ATHENA study shows the cobas HPV Test advances the standard of care by providing valuable information on the risks associated with the genotypes which cause 70 percent of cervical cancer.
Roche (SIX: RO, ROG; OTCQX: RHHBY) announced that a study published online today in the American Journal of Clinical Pathology demonstrated the ability of the cobas HPV Test to individually detect HPV-16 and HPV-18, two of the highest risk HPV genotypes causing 70 percent of cervical cancer cases. The ATHENA (Addressing THE Need for Advanced HPV Diagnostics) study, which involved more than 47,000 women, validates the cobas HPV Test for triage of patients with an equivocal Pap test, a cytology category indicating atypical cells of undetermined significance (ASC-US). This is the first in a series of papers to be published from the ATHENA study.
“At least four out-of five women in the U.S. will have been infected with HPV at some point in their lives, and it’s critical to have early and accurate information about which individuals are at greatest risk for possible progression to cervical cancer,” said Mark H. Stoler, MD, Professor and Associate Director of Surgical Pathology and Cytopathology, at the University of Virginia Health System. “Results from ATHENA demonstrated that the cobas HPV Test is a clinically valid tool for physicians needing to manage the ASC-US population as it identifies not only high-risk HPV, but also HPV-16/HPV-18 without additional tests. This ability to identify genotype-related risk will also be highly useful if revisions to ASC-US management guidelines are considered,” concluded Dr. Stoler.
Results from the ATHENA study also demonstrated that the sensitivity of the cobas HPV Test was equivalent to the current standard of testing, while providing the added benefit of clinically valuable information regarding the HPV-16 and HPV-18 genotypes in a single test. Previously presented ATHENA data confirmed that the cobas HPV test detected cervical pre-cancer missed by the Pap test, underscoring the limitations of cervical cancer screening with the Pap test alone.
“Arming more clinicians with HPV testing that has HPV-16 and HPV-18 genotyping will bring us one step closer to eradicating cervical cancer,” said Paul Brown, Head of Roche Molecular Systems. “Results of the ATHENA study underscore the potential for a state-of-the-art diagnostic test to specifically identify women at highest risk for cervical disease.”
About the Roche ATHENA Clinical Trial
The Roche ATHENA study for the cobas HPV Test is the largest U.S.-based registration study for cervical cancer screening, including more than 47,000 women. The study is designed to answer current medical and scientific questions about the importance of testing for high-risk HPV genotypes in cervical cancer screening and to provide clinical information about the specific HPV genotypes that place women at highest risk for developing cervical cancer. Results show the cobas HPV Test is comparable to the current standard of testing. Results also demonstrated that 1 in 10 women, age 30-years and older, who tested positive for HPV 16 and/or 18 by the cobas HPV Test had cervical pre-cancer, although their Pap test was normal.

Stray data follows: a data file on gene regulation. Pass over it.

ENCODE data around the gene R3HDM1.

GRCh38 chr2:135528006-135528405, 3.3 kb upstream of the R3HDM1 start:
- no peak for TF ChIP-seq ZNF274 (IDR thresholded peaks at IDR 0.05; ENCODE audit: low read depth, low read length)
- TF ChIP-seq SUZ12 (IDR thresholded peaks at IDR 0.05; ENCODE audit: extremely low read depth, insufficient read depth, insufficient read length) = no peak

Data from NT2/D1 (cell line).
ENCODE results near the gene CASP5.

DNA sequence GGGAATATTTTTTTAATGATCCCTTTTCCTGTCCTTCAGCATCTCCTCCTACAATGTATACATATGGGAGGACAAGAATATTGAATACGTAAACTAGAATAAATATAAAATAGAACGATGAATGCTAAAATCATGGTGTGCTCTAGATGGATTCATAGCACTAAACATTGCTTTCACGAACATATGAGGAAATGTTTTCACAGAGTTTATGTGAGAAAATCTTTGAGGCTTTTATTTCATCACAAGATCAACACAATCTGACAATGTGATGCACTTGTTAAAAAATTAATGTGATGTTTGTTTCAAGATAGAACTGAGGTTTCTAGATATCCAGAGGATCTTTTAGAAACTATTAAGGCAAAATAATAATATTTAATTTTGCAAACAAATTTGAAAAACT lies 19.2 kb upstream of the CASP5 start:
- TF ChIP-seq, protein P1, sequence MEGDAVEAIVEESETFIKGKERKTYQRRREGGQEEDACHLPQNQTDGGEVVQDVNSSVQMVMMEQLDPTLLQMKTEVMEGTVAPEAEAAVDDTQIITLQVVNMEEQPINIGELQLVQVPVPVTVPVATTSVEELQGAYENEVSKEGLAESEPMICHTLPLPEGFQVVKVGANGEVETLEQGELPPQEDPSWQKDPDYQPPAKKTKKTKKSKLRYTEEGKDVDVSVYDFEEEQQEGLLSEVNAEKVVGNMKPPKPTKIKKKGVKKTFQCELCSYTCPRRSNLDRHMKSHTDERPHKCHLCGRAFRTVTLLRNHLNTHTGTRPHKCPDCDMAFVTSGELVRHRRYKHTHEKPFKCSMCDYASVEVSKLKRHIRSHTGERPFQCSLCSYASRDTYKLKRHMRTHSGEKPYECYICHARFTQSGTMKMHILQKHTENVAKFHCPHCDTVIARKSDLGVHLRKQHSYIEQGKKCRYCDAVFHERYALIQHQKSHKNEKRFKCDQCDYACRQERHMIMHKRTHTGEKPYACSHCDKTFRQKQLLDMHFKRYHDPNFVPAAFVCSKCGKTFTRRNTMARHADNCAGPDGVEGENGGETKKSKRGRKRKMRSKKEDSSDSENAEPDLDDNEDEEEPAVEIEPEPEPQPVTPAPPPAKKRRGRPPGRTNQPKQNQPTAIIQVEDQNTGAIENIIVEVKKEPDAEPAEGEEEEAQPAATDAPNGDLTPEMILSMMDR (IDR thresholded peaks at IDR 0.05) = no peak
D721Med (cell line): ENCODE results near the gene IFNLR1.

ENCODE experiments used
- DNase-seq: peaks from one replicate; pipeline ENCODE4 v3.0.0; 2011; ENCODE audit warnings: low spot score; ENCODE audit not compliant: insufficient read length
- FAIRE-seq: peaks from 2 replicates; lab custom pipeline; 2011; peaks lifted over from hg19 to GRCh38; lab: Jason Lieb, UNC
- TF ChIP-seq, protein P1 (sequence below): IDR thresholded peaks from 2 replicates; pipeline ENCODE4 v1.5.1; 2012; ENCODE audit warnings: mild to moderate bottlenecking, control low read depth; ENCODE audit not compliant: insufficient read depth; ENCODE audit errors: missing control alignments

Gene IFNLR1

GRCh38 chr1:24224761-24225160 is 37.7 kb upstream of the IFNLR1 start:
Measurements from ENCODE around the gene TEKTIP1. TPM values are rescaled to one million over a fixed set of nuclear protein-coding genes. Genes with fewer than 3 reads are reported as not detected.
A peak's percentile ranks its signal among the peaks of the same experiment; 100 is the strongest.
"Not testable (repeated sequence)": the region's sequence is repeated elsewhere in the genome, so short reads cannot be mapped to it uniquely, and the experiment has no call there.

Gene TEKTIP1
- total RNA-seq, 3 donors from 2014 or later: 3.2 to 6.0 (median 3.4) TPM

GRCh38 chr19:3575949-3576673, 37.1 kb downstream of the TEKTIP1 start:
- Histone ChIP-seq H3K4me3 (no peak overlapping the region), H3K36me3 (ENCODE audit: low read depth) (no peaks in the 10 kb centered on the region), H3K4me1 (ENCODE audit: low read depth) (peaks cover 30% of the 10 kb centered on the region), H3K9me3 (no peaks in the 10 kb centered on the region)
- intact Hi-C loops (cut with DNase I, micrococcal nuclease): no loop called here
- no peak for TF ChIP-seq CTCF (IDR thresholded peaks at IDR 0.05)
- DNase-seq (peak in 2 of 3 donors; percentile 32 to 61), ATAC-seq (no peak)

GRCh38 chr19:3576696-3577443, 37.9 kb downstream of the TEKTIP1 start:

About the cobas HPV Test
As demonstrated in the ATHENA trial, Roche’s cobas HPV Test is the only HPV test under investigation in the U.S. that simultaneously detects 12 high-risk HPV types (HPV types 31, 33, 35, 39, 45, 51, 52, 56, 58, 59, 66 and 68) as a pooled result, as well as HPV genotypes 16 and 18 individually. Roche launched the cobas HPV Test in countries that accept CE Mark in 2009. The test is currently under review and pending Pre-Market Approval (PMA) by the U.S. Food and Drug Administration (FDA). The test is not currently available in the United States.
About Human Papillomavirus and Cervical Cancer
Persistent infection with human papillomavirus is the principal cause of cervical cancer in women, with HPV implicated in greater than 99 percent of cervical cancers worldwide. Of the more than 118 different types of HPV, 13-16 types are currently considered high-risk for the development of cervical cancer and its precursor lesions. HPV types 16 and 18 have been identified as the highest risk genotypes, detected in approximately 70 percent of cervical cancers. Nucleic acid (DNA) testing is a sensitive and non-invasive method for determining the presence of HPV infection.
According to the National Cancer Institute, there are 12,200 new cases of cervical cancer in the United States and 4,210 deaths due to the disease. The World Health Organization estimates there are 470,000 new cases of cervical cancer annually.
Headquartered in Basel, Switzerland, Roche is a leader in research-focused healthcare with combined strengths in pharmaceuticals and diagnostics. Roche is the world’s largest biotech company with truly differentiated medicines in oncology, virology, inflammation, metabolism and CNS. Roche is also the world leader in in-vitro diagnostics, tissue-based cancer diagnostics and a pioneer in diabetes management. Roche’s personalised healthcare strategy aims at providing medicines and diagnostic tools that enable tangible improvements in the health, quality of life and survival of patients. In 2010, Roche had over 80’000 employees worldwide and invested over 9 billion Swiss francs in R&D. The Group posted sales of 47.5 billion Swiss francs. Genentech, United States, is a wholly owned member of the Roche Group. Roche has a majority stake in Chugai Pharmaceutical, Japan. For more information: www.roche.com.
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Jacqueline Wallach, Head of Communications, Roche Molecular Systems, Inc.
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